• The projections of market prognosticators have neither precision nor accuracy.

• It isn’t what you don’t know that will hurt you.  It’s what you don’t know you don’t know and what you do know that isn’t so.  Become a Certified Financial Planner as soon as possible.  Join the Financial Planning Association and attend the meetings.

• Don’t buy individual stocks and bonds.  You won’t get adequate diversification, you will tend to end up concentrated in certain sectors and in U.S. large growth stocks, and you and your client will make emotional decisions based on how you feel about the company.

• A good company or sector or country isn’t necessarily a good investment and a poor one isn’t necessarily a bad one.  In fact the reverse is generally true.

• Don’t confuse price and value.  A low-price stock is not a better investment than a high-price stock just as cutting a cake into more slices doesn’t mean there is more cake.

• Don’t buy insurance products or guarantees.  High fees and poor performance are the rule rather than the exception.  You can’t get something for nothing and you can’t get market returns without market risk.

• Don’t be afraid to reject clients who are irrational, not in your target market, are high maintenance, or that you simple dislike.  This is hard to do early in your career, but worth it.

• When marketing, remember deep penetration of a small market beats shallow penetration of a large market.

• Anyone can design a financial plan or portfolio that does well if the assumptions are correct.  The trick is to design one that works pretty well even if you are completely wrong.

• Your job is not to maximize portfolio size; it is to maximize client happiness.  While these two things are certainly related, they aren’t the same thing.

• Successful people have long time horizons, unsuccessful people have short ones.  (In finance terms, the successful folks have lower discount rates than the unsuccessful.)  Look for clients and associates who are in the long-term-thinking category.

• Get a mentor who has been in the business a long time but who is bad at sales and started very slowly.  He or she is more likely to know what they are doing than the personable sales guy who was an overnight success.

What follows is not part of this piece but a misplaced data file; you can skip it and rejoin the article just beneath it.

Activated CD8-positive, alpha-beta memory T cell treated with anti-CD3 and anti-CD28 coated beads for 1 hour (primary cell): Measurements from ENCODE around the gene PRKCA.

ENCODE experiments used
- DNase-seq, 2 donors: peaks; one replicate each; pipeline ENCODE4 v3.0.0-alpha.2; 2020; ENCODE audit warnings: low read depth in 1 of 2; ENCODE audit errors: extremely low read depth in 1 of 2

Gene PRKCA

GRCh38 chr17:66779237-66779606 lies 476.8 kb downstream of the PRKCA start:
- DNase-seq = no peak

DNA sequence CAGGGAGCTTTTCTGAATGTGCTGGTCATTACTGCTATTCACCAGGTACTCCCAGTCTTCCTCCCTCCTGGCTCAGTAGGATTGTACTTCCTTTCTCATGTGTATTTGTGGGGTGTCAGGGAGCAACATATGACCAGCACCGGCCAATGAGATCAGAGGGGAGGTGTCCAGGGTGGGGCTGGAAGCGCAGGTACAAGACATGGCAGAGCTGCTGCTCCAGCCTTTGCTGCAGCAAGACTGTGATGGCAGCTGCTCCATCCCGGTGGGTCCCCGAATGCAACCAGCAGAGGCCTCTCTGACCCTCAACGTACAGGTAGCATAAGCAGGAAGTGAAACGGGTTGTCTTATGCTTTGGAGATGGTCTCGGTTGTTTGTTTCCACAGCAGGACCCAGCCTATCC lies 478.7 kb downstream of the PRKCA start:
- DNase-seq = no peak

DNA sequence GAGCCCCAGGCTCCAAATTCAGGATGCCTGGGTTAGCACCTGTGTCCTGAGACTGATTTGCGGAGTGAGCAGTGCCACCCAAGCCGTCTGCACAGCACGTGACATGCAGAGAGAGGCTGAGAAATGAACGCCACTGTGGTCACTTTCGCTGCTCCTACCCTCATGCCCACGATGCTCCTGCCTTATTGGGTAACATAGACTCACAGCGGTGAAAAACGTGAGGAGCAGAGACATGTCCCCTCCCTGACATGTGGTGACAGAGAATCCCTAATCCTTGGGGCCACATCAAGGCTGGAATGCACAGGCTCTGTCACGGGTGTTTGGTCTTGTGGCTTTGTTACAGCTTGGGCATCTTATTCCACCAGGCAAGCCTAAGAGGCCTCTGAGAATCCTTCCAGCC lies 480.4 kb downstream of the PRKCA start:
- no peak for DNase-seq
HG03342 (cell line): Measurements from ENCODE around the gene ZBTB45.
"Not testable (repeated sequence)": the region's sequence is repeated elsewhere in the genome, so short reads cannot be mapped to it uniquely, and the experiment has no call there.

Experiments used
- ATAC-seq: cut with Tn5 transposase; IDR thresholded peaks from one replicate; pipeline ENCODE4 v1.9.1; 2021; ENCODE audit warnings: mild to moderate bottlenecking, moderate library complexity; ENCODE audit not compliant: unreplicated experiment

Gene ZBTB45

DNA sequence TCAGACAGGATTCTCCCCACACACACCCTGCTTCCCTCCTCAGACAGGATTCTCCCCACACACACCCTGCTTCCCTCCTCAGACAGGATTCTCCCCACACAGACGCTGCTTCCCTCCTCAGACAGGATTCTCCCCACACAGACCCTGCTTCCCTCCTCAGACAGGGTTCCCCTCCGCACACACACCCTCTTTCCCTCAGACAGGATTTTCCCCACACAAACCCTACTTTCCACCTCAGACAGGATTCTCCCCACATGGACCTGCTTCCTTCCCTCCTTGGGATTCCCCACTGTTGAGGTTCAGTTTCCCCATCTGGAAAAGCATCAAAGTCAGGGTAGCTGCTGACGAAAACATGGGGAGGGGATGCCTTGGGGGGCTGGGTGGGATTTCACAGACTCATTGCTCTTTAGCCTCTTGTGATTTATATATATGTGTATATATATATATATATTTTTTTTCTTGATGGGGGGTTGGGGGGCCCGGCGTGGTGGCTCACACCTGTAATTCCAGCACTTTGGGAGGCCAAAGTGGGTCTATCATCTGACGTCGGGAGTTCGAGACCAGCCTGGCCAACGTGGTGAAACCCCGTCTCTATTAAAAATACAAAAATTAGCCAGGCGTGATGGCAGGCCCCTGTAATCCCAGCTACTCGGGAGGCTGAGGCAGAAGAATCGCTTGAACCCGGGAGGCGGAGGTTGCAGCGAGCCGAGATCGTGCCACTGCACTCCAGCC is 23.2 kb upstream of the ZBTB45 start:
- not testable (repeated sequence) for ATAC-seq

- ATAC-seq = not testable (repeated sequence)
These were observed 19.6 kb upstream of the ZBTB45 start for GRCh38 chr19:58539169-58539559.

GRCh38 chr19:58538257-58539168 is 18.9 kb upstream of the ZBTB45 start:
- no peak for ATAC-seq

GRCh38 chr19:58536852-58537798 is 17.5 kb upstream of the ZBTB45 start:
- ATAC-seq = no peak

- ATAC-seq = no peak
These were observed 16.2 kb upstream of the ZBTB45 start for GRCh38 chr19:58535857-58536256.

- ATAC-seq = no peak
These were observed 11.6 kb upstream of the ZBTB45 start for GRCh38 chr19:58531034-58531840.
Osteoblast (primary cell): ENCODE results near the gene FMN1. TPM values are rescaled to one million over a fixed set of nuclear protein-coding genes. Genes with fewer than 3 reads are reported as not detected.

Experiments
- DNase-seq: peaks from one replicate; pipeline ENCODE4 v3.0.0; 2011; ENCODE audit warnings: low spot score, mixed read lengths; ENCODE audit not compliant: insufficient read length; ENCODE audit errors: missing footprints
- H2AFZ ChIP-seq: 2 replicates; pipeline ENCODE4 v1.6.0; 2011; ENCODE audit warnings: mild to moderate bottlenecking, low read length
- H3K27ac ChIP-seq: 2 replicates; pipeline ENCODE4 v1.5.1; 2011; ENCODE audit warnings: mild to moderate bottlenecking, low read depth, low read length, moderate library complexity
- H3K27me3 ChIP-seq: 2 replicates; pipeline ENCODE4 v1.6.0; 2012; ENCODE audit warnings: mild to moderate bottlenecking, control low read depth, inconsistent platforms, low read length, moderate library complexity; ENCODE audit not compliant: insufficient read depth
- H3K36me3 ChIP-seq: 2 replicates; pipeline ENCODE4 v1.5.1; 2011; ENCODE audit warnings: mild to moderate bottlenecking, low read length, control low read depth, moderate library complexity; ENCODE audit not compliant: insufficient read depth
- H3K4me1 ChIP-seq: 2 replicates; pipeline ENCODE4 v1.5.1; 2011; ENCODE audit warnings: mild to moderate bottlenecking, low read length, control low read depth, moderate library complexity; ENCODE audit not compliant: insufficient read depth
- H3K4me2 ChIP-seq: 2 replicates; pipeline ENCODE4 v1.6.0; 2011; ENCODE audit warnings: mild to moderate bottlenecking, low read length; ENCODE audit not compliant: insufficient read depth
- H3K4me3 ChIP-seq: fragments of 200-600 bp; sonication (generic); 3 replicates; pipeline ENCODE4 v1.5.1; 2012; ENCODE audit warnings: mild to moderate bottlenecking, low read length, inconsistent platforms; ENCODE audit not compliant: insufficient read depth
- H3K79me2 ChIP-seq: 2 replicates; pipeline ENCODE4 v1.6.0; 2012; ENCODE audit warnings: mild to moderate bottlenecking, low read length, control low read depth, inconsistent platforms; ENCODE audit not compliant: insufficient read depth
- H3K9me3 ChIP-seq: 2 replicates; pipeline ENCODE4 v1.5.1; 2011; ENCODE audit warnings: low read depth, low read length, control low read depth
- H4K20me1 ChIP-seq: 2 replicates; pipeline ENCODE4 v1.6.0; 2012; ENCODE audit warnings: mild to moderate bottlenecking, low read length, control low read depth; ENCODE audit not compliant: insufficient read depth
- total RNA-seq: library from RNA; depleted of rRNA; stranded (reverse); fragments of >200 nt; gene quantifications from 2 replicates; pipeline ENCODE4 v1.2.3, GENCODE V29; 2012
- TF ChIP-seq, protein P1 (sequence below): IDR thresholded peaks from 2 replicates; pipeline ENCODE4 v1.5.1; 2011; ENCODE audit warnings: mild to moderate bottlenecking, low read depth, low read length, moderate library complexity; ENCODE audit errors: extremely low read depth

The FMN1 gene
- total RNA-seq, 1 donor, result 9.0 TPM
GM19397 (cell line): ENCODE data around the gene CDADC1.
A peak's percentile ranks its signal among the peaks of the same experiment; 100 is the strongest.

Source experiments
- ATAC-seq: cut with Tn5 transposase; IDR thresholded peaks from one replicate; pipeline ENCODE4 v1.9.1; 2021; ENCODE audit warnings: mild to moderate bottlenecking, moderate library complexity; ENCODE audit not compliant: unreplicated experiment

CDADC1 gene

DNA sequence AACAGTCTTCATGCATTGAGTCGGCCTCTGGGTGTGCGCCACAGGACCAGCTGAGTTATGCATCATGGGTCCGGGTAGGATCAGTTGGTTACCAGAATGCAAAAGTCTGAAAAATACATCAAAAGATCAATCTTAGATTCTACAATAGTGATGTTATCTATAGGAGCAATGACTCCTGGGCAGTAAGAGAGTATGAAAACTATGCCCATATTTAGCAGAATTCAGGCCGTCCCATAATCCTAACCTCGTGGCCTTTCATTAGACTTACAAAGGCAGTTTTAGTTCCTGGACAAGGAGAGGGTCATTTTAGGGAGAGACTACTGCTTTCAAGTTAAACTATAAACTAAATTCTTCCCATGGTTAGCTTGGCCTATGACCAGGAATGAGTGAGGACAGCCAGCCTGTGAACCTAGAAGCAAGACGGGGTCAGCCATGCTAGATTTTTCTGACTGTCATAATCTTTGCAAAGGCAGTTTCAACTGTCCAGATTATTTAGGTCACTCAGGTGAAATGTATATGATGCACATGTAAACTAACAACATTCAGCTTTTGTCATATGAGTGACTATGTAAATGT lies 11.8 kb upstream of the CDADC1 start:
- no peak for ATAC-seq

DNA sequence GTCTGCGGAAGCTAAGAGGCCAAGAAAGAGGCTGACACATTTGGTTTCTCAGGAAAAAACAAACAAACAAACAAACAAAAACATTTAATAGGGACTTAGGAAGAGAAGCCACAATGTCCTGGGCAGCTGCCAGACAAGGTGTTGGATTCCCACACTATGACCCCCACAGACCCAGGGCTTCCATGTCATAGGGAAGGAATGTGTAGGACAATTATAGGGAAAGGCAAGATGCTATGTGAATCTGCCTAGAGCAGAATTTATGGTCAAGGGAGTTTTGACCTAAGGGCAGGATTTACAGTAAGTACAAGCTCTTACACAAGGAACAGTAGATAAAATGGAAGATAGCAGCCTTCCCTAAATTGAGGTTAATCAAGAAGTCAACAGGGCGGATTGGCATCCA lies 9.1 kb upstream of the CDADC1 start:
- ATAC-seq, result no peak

• Sell wisdom, not products or transactions.

• Good clients are wealthy people who delegate.

• Current market valuations frequently change expected returns.  They much less frequently change the proper investment strategy

• Financial success is having more than you need.

• One of the best fixed income investments is paying down debt.

• Don’t trust your peers or your firm.  If you can’t or won’t do your own due diligence on a product, don’t sell it.  If you can’t explain a product to an engineer, don’t sell it.

• 4% is the sustainable withdrawal rate over a 30 year period for a portfolio that is predominately, but not exclusively, stocks.

• IRA and Roth type investments beat insurance products hands down.

• Base your business on fees rather than commissions as much as possible.

• Read books (not magazines and newspapers) on investing (not sales).

• Markets are probably efficient.  To the extent they aren’t, you won’t be the one that beats them.

• Diversification is the only free lunch – but it works better when markets are going up than when they are going down.

• If everything in the portfolio is going up, you aren’t diversified.

• Focus on total return, not yield.

• Beware excess kurtosis and negative skewness – particularly in combination.

• As Warren Buffett said, “Be fearful when others are greedy, and be greedy when others are fearful.”

• Don’t change investment strategy when scared or euphoric.  Wanting to change your strategy is an early warning sign you are about to do something stupid.

• Over-communicate with clients – particularly in times of market stress.

• Setting appropriate expectations is one of your most important functions.

• Just because “everyone” is doing it doesn’t make it right.  This applies to investment fads.

• Taxes and inflation matter a great deal but because they aren’t reflected in performance reports they are inappropriately ignored.

• Taxes should not drive investment decisions though they may influence them at the margin.

• Make sure you are getting experience for the time you are putting in.  Few people have 20 years of experience.  Many people have the same year of experience 20 times.

• Most mistakes are attributable to ignorance, myopia, and hubris.  Principally hubris.

• Wanting or needing x% return doesn’t cause it to be available in the market.

• Returns are random and randomness is more random than you think.  Control risk and accept the returns that show up when they show up.

• The difference between wise and foolish investors is that the first focuses on risk while the second focuses on return.

• No one has any idea what the market is going to do in the short run and only a vague idea in the long run.  When J.P. Morgan was asked what the market was going to do that day, he replied, “It will fluctuate.” If your business model depends on your ability to forecast, you are doomed.

• Risk doesn’t equal return.  You can’t earn excess returns without taking risk, but it is possible to take risks that have no reasonable expectation of excess return

• Leverage works in both directions.

• Your clients cannot eat relative performance.